Augustine then is not teaching that the Persons of the Trinity are Elements whose true nature is unknown to us. He certainly does teach that Personality in the Godhead must exist otherwise than what we find under human limitations. But Augustine’s conception of Deity is not the Supra-Personal Absolute. To him the Trinity was not confined to the plane of Manifestation. We have only to remember how he regards Sabellianism to prove this. Moreover, who can doubt that Augustine’s psychological conception of God as the Lover, the Beloved and the Love which in itself is personal, represented to his mind the innermost reality and ultimate essence of the Deity? God is not for Augustine a supra-personal something in which both unity and trinity are transcended. The Trinity of Manifestation is for Augustine that which corresponds with and is identical with the very essential being of Deity. God is not merely Three as known to us but Three as He is in Himself apart from all self-revelation.—Ed.]
teaches that the “Persons” of the Trinity are Elements whose true nature is unknown to us.3333De Trin. vii. 11: “Why . . . do we speak of Three ‘Persons’ . . . except because we need some one term to explain the meaning of the word ’Trinity,’ so as not to be entirely without an answer to the question: ‘Three What?’ when we confess God to be Three.” They correspond however, he says, to certain elements in our individual personalities, and hence the human 43soul is created (he tells us) not in the image of one Person in the Godhead but in the image of the whole Trinity.3434De Trin. vii. 12 Thus he by implication denies that God the Father is, in the ordinary sense of the word, a Personality. And the teaching of St. Thomas Aquinas is very similar.3535Summa, Pars I. Q. xlv. Art. vii. It may, perhaps, even be said that the germ of the most startling doctrines which Dionysius expounds may be actually found in Scripture. A state, for instance, which is not knowledge and yet is not ignorance, is described by St. Paul when he says that Christians “know God or rather are known of Him.”3636Gal. iv. 9. This is the mental attitude of Unknowing. For the mind is quiescent and emptied of its own powers and so receives a knowledge the scope and activity of which is outside itself in God. And in speaking of an ecstatic experience which he himself had once attained St. Paul seems to suggest that he was, on that occasion, outside of himself in such a manner as hardly, in the ordinary sense, to retain his own identity.37372 Cor. xii. 2–5. Moreover he suggests that the redeemed and perfected creation is at last to be actually merged in God (ἵνα ᾖ ὁ Θεός τὰ πάντα ἐν πᾶσιν3838I Cor. xv. 28). And the doctrine of Deification is certainly, in the germ, Scriptural. For as Christ is the Son of God so are we to be Sons of God,3939New Testament, passim. and Christ is reported actually to have based His own claims to Deity on the potential Divinity of the human soul.4040John x. 34–36 Moreover we are to reign with Him41412 Tim. ii 12; Rev. i. 6; v. 10; xx. 6. and are, in a manner passing our present apprehension, to be made like Him when we see Him as He is.4242I John iii. 2.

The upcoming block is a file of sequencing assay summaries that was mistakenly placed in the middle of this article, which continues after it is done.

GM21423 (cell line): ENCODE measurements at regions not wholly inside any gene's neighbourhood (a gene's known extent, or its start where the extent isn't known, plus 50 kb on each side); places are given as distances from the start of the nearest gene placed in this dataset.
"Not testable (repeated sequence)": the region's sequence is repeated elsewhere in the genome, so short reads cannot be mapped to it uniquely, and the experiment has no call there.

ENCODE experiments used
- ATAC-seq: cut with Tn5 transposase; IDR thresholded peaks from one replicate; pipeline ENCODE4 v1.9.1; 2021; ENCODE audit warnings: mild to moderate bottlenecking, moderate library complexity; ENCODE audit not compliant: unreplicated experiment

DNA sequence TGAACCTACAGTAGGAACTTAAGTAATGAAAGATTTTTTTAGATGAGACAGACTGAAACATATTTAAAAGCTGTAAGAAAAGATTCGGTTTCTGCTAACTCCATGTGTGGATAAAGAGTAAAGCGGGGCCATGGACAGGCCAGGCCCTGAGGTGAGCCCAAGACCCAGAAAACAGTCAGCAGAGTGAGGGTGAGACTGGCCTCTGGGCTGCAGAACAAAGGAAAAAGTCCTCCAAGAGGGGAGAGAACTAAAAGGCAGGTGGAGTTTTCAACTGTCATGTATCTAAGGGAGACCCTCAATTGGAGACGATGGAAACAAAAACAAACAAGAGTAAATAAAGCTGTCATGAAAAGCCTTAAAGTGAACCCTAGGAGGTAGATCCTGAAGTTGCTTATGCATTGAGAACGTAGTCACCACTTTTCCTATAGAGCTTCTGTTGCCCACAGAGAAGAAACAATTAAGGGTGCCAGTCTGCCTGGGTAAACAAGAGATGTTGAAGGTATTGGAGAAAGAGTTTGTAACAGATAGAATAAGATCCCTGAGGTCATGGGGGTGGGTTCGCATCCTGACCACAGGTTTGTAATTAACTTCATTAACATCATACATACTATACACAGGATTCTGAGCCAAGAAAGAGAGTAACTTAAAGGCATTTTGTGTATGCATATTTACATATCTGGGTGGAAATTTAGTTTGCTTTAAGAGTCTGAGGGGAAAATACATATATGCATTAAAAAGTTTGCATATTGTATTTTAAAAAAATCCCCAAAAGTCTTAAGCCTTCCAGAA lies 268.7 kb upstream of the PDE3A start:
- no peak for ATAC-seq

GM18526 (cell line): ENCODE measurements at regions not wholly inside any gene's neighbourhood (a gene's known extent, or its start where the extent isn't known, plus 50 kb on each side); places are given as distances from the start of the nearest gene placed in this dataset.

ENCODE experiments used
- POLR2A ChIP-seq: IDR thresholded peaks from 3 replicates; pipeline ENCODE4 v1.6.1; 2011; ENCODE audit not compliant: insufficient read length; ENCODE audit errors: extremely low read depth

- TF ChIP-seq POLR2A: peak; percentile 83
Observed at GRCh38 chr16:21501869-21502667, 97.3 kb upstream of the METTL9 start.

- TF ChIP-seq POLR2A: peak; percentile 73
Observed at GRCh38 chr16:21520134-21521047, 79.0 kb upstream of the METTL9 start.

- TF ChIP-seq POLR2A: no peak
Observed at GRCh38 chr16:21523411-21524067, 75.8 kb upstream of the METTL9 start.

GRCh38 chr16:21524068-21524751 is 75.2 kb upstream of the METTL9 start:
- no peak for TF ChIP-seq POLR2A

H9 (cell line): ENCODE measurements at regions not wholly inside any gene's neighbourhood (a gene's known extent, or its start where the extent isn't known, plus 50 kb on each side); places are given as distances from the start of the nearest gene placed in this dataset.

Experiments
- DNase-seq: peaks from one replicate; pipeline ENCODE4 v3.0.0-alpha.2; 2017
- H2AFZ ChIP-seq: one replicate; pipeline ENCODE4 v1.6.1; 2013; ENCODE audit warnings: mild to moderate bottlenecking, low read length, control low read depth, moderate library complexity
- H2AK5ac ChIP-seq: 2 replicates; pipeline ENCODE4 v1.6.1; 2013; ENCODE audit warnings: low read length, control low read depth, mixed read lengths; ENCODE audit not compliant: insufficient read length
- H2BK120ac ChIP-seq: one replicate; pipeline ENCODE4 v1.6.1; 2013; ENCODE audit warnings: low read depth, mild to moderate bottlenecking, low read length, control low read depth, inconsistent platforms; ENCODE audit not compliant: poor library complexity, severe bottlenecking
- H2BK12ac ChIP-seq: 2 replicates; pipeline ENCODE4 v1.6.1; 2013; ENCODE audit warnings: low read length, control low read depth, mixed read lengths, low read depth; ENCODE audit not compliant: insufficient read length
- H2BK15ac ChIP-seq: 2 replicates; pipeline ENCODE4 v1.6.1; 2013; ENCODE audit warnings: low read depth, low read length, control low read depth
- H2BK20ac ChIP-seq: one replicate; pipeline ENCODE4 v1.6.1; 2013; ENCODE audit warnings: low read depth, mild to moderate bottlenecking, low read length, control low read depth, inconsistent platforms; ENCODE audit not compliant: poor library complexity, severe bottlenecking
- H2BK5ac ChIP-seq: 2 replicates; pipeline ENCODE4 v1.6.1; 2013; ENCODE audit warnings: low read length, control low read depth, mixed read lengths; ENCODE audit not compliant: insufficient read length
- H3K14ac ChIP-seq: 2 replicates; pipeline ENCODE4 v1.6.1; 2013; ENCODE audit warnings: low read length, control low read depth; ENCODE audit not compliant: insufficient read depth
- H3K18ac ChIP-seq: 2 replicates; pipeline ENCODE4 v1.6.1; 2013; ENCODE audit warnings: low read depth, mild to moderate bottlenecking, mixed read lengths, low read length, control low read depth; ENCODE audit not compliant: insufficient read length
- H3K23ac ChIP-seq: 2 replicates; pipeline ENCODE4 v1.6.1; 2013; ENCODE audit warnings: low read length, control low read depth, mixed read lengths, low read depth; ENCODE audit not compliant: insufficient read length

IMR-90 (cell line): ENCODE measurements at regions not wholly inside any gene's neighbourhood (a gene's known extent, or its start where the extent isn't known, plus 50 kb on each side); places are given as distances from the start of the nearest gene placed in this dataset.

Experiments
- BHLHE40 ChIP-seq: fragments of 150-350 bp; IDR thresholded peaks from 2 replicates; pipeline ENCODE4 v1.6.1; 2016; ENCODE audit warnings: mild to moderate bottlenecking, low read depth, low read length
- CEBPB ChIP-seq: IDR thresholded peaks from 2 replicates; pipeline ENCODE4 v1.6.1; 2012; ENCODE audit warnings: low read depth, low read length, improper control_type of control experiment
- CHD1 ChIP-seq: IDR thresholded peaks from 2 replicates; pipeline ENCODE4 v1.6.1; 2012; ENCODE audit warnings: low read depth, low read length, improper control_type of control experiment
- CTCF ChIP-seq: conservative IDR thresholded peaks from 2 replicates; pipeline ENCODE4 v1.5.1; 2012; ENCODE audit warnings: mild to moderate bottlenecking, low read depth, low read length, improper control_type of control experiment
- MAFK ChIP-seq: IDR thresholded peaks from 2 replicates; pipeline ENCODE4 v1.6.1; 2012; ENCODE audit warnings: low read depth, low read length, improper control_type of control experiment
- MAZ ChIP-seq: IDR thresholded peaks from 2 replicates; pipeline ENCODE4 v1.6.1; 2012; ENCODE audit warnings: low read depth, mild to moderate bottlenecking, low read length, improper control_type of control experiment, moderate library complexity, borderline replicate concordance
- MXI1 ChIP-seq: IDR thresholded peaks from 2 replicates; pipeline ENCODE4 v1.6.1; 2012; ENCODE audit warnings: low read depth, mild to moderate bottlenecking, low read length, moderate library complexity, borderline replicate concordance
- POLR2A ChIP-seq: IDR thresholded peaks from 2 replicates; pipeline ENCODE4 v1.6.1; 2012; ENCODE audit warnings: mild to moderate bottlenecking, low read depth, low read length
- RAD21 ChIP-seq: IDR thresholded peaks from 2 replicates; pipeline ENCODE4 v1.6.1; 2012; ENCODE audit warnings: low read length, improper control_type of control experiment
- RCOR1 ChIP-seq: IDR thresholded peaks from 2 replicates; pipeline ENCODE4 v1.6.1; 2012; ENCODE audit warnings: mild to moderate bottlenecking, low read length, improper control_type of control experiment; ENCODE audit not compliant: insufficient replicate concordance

Now all the boldest statements of Dionysius about 44the ultimate glory for which the human soul is destined are obviously true of Christ, and as applied to Him, they would be a mere commentary on the words “I and the Father are One.”4343John x. 30. Therefore if Christ came to impart His Life to us so that the things which are His by Nature should be ours by Grace, it follows that the teaching of Dionysius is in harmony with Scripture so long as it is made to rest on the Person and Work of Christ. And, though Dionysius does not emphasize the Cross as much as could be wished, yet he certainly holds that Christ is the Channel through which the power of attainment is communicated to us. It must not be forgotten that he is writing as a Christian to Christians, and so assumes the Work of Christ as a revealed and experienced Fact. And since he holds that every individual person and thing has its pre-existent limits ordained in the Super-Essence, therefore he holds that the Human Soul of Christ has Its preexistent place there as the Head of the whole creation. That is what he means by the phrase “Super-Essential Jesus,” and that is what is taught in the quotation from Hierotheus already alluded to. No doubt the lost works of Dionysius dealt more fully with this subject, as indeed he hints himself. And if, through this scanty sense of the incredible evil which darkens and pollutes the world, he does not in the present treatise lay much emphasis upon the Saviour’s Cross, yet he gives us definite teaching on the kindred Mystery of the Incarnation.


« Prev 8. The Scriptural Basis of Dionysius's Doctrines Next »
Please login or register to save highlights and make annotations
Corrections disabled for this book
Proofing disabled for this book
Printer-friendly version





Advertisements



| Define | Popups: Login | Register | Prev Next | Help |